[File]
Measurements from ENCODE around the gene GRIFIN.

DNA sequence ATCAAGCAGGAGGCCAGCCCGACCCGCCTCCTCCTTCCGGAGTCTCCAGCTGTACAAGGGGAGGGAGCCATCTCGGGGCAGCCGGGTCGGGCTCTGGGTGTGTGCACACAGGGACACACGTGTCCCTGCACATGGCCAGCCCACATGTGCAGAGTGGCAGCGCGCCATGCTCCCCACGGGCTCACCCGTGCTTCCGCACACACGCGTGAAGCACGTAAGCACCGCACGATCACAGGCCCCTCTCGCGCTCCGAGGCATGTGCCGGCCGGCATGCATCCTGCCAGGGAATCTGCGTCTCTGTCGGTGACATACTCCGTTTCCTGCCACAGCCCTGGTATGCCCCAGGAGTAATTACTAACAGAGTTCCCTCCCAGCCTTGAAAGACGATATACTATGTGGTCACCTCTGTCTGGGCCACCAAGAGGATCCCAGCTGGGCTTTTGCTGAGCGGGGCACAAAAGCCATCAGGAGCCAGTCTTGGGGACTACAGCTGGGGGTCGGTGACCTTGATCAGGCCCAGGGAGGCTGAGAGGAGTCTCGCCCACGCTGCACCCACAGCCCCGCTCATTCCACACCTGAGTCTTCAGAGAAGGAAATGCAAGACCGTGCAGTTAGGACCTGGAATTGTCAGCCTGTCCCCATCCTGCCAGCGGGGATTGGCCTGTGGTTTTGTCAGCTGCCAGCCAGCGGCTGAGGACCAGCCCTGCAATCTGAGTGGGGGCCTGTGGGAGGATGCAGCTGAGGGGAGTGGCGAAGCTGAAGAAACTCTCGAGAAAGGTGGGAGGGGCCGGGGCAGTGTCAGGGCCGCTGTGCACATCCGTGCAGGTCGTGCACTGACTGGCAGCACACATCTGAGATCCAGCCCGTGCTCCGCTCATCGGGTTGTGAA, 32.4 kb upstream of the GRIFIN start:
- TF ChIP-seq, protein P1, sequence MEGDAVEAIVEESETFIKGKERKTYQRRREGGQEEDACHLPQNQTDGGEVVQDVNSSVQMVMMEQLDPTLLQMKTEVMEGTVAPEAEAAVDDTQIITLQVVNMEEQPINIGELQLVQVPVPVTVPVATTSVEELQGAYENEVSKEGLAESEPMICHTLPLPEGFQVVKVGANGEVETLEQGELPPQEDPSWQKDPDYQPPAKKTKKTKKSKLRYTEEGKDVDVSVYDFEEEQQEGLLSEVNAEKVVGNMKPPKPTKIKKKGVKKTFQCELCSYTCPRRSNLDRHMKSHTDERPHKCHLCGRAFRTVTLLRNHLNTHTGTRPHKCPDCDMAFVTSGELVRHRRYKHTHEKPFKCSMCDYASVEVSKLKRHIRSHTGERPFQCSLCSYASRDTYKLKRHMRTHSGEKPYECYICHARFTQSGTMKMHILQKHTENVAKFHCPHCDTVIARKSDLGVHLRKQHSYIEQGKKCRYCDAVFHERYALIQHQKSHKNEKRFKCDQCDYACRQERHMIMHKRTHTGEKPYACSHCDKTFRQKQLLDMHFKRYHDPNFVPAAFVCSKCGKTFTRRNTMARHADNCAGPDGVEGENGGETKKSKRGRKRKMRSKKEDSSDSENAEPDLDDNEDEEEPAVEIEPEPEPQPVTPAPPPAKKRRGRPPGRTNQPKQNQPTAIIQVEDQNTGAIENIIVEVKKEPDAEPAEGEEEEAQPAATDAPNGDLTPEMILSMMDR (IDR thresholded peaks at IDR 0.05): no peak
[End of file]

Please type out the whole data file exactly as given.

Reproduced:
Measurements from ENCODE around the gene GRIFIN.

DNA sequence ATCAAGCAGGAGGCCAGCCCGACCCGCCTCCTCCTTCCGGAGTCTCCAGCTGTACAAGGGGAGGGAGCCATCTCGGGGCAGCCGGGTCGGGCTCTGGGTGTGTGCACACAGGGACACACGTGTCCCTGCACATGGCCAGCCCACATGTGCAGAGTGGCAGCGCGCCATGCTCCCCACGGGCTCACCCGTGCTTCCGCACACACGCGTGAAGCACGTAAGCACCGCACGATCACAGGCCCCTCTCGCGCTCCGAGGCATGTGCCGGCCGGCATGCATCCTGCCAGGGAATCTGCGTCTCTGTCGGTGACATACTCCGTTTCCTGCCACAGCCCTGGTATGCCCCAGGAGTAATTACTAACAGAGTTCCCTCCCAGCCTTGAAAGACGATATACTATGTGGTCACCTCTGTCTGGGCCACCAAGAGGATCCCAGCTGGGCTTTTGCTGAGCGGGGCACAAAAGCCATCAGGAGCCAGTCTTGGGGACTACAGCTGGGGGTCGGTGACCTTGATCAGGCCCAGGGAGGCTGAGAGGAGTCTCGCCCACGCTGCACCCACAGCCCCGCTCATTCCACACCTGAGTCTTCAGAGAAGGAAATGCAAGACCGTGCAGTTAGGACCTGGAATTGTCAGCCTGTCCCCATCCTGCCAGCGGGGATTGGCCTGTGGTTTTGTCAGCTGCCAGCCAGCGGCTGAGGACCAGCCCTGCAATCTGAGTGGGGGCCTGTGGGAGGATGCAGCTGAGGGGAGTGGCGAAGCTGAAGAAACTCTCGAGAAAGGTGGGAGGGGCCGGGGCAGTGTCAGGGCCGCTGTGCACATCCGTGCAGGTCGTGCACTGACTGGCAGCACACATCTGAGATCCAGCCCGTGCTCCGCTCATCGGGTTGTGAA, 32.4 kb upstream of the GRIFIN start:
- TF ChIP-seq, protein P1, sequence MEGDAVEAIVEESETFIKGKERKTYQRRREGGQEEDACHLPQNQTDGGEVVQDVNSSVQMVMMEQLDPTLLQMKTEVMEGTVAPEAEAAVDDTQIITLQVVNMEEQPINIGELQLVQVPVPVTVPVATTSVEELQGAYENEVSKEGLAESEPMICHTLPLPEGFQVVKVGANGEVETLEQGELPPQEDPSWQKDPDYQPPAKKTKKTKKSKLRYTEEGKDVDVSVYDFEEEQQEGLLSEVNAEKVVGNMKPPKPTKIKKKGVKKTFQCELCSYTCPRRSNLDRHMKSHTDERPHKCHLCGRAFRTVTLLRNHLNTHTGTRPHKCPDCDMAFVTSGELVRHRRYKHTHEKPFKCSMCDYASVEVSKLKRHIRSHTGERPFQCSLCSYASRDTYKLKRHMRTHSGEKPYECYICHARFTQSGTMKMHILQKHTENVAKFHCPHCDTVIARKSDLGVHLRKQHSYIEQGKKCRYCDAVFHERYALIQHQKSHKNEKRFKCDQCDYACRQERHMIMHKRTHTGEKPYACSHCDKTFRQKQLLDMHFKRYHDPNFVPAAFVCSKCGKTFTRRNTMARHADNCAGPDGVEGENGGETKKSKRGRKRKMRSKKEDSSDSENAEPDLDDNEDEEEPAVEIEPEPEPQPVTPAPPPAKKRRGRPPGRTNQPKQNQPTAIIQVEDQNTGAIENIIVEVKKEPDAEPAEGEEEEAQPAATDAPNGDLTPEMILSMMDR (IDR thresholded peaks at IDR 0.05): no peak